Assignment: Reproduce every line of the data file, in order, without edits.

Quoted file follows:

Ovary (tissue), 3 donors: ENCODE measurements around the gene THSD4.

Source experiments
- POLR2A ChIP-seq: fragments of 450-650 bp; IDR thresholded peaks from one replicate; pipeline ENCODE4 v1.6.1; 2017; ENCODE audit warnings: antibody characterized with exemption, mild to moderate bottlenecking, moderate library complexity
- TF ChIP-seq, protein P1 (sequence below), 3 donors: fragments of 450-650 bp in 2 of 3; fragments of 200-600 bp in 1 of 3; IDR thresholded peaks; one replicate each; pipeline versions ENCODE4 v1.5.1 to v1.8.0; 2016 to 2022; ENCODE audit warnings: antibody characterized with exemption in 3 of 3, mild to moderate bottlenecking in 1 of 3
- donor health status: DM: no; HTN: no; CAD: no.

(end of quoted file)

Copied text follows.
Ovary (tissue), 3 donors: ENCODE measurements around the gene THSD4.

Source experiments
- POLR2A ChIP-seq: fragments of 450-650 bp; IDR thresholded peaks from one replicate; pipeline ENCODE4 v1.6.1; 2017; ENCODE audit warnings: antibody characterized with exemption, mild to moderate bottlenecking, moderate library complexity
- TF ChIP-seq, protein P1 (sequence below), 3 donors: fragments of 450-650 bp in 2 of 3; fragments of 200-600 bp in 1 of 3; IDR thresholded peaks; one replicate each; pipeline versions ENCODE4 v1.5.1 to v1.8.0; 2016 to 2022; ENCODE audit warnings: antibody characterized with exemption in 3 of 3, mild to moderate bottlenecking in 1 of 3
- donor health status: DM: no; HTN: no; CAD: no.